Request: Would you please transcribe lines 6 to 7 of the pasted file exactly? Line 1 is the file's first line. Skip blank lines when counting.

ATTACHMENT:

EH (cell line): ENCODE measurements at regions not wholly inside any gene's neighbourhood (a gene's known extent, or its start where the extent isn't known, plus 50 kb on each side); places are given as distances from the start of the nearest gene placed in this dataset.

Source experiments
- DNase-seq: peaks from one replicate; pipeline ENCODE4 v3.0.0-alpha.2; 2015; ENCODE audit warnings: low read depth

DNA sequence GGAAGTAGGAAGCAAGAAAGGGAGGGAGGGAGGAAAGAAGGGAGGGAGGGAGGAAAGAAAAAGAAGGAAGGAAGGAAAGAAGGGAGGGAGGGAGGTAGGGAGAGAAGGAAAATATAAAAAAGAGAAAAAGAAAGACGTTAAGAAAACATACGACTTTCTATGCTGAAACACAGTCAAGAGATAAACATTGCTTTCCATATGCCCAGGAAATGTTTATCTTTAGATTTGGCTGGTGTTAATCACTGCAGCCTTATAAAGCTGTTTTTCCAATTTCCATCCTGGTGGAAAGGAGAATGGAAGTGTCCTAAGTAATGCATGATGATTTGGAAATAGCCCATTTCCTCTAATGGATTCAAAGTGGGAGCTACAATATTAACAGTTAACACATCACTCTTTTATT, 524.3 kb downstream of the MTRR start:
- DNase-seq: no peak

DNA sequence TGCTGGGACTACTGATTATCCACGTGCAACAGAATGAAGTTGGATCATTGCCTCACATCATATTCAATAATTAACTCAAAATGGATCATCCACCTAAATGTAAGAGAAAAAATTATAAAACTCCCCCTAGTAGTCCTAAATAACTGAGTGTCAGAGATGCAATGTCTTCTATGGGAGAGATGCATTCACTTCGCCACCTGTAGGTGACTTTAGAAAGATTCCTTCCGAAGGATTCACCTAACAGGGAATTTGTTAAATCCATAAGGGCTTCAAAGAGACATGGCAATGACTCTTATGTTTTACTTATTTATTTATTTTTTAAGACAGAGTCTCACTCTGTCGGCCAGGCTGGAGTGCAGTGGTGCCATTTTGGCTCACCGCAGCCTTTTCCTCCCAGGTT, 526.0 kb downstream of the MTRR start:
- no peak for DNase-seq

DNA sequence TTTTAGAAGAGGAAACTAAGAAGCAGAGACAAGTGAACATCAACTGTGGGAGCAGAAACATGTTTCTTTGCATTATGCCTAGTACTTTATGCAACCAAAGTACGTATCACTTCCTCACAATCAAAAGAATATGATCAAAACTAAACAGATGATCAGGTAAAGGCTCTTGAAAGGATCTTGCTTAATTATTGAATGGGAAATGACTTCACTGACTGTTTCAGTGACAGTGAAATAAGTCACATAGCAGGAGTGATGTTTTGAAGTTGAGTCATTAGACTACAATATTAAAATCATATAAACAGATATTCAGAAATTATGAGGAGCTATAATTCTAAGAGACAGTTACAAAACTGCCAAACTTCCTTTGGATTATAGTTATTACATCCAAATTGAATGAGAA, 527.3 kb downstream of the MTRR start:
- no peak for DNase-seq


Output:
DNA sequence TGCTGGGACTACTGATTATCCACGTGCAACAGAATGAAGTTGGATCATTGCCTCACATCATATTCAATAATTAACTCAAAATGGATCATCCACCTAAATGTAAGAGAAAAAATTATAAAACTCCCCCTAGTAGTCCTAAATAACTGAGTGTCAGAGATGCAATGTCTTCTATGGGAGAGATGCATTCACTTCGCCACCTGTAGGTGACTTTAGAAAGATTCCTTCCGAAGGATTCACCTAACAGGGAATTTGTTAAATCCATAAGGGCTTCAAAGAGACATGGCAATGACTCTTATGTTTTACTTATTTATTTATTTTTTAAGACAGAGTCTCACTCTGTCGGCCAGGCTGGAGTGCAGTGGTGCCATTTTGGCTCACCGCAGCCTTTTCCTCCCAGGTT, 526.0 kb downstream of the MTRR start:
- no peak for DNase-seq